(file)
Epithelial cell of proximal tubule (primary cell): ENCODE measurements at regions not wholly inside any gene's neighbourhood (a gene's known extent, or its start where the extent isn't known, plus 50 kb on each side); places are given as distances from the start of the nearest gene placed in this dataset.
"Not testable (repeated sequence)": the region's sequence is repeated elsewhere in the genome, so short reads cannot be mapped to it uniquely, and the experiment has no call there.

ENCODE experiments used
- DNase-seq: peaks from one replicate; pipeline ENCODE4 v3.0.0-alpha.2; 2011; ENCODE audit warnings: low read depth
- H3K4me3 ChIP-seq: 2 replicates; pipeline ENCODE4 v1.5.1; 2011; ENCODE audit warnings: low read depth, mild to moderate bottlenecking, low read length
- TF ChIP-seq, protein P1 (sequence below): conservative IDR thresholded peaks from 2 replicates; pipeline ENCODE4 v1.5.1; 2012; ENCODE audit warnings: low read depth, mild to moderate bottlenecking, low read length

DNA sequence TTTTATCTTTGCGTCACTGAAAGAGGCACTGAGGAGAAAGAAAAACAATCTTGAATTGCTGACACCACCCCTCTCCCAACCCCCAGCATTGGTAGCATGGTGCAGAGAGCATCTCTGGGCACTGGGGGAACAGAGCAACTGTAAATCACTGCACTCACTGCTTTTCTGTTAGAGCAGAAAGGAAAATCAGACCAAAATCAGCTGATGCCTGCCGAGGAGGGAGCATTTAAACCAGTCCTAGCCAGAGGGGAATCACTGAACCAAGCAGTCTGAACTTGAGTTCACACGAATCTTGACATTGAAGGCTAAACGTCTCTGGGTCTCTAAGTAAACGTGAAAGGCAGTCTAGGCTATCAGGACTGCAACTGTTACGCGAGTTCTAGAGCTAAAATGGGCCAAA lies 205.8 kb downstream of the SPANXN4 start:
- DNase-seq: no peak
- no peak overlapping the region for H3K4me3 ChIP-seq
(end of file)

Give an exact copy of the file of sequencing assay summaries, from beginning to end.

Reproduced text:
Epithelial cell of proximal tubule (primary cell): ENCODE measurements at regions not wholly inside any gene's neighbourhood (a gene's known extent, or its start where the extent isn't known, plus 50 kb on each side); places are given as distances from the start of the nearest gene placed in this dataset.
"Not testable (repeated sequence)": the region's sequence is repeated elsewhere in the genome, so short reads cannot be mapped to it uniquely, and the experiment has no call there.

ENCODE experiments used
- DNase-seq: peaks from one replicate; pipeline ENCODE4 v3.0.0-alpha.2; 2011; ENCODE audit warnings: low read depth
- H3K4me3 ChIP-seq: 2 replicates; pipeline ENCODE4 v1.5.1; 2011; ENCODE audit warnings: low read depth, mild to moderate bottlenecking, low read length
- TF ChIP-seq, protein P1 (sequence below): conservative IDR thresholded peaks from 2 replicates; pipeline ENCODE4 v1.5.1; 2012; ENCODE audit warnings: low read depth, mild to moderate bottlenecking, low read length

DNA sequence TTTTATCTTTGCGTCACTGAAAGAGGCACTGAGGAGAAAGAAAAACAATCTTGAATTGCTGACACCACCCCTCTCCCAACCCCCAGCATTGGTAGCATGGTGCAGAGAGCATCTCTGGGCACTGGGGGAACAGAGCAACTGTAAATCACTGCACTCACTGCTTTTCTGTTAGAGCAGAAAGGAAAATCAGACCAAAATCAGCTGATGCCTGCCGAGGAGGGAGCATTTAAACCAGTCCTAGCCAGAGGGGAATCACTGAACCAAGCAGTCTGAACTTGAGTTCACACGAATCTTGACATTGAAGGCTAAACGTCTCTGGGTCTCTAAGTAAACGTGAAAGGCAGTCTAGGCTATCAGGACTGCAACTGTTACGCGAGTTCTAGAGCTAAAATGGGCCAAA lies 205.8 kb downstream of the SPANXN4 start:
- DNase-seq: no peak
- no peak overlapping the region for H3K4me3 ChIP-seq